Physical Chemistry Lesson of the Day – Basic Terminology in Thermodynamics
January 4, 2014 Leave a comment
A system is the part of the universe of interest, and the surroundings is everything else in the universe.
The internal energy of a system is the sum of the kinetic and potential energies of all of the particles (atoms and molecules) in the system. This cannot be measured, but changes in internal energy can be measured.
There are 2 ways in which the internal energy of a system can change: heat and work.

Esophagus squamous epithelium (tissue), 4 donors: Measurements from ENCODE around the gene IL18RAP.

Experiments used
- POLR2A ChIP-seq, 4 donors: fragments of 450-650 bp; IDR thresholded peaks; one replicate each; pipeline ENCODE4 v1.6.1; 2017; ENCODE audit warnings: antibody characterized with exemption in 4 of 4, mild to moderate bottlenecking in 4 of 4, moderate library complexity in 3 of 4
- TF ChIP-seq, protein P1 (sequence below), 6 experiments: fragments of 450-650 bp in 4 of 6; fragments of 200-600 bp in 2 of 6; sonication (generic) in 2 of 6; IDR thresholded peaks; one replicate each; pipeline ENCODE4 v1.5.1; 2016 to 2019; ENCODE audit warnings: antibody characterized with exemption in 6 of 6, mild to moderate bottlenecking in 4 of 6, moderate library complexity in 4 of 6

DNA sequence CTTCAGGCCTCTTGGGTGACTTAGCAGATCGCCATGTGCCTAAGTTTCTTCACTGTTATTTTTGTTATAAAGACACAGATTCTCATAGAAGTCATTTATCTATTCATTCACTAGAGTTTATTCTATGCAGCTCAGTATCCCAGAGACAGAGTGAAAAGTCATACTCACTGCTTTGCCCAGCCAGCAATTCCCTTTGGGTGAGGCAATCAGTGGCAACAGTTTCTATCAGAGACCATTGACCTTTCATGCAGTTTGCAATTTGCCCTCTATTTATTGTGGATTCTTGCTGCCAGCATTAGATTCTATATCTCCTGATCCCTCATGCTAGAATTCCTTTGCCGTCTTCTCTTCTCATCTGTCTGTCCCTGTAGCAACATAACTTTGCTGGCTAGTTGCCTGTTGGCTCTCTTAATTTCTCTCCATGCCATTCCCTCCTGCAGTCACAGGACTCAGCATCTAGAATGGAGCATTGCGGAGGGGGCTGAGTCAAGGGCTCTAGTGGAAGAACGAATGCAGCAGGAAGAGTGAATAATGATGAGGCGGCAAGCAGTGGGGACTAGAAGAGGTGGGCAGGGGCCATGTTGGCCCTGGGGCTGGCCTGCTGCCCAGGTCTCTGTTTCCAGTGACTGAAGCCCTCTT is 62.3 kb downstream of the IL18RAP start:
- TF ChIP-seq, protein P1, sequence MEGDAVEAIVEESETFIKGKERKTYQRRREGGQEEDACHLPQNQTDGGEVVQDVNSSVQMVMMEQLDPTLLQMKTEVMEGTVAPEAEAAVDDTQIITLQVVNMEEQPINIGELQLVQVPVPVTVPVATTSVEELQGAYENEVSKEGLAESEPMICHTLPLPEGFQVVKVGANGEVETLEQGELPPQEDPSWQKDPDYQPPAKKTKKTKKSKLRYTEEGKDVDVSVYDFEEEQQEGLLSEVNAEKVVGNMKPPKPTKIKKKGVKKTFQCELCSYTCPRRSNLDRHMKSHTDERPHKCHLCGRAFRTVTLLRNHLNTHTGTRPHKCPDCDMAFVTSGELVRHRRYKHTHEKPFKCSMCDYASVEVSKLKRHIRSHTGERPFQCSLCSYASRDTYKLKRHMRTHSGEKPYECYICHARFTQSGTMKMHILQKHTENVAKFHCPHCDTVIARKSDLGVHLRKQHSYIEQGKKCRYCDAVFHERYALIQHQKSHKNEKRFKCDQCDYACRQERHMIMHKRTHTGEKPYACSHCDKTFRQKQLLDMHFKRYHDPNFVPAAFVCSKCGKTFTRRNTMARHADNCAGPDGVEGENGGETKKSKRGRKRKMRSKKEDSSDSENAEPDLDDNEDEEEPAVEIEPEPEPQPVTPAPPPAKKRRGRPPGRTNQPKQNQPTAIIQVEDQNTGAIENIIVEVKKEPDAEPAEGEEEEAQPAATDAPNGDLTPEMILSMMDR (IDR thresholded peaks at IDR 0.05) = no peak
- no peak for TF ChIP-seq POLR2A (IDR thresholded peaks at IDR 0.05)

- Heat is the transfer of energy between 2 objects due to a temperature difference. In chemistry, heat is commonly observed when a chemical reaction absorbs or releases energy.
- Work is force acting over a distance. In chemistry, a common type of work is the expansion or compression of a gas.
In chemistry, it is conventional to take the system’s point of view in deciding the sign of heat and work. Thus, if heat is entering the system or if work is done on the system, then the sign is positive. If heat is exiting the system of if work is done by the system, then the sign is negative.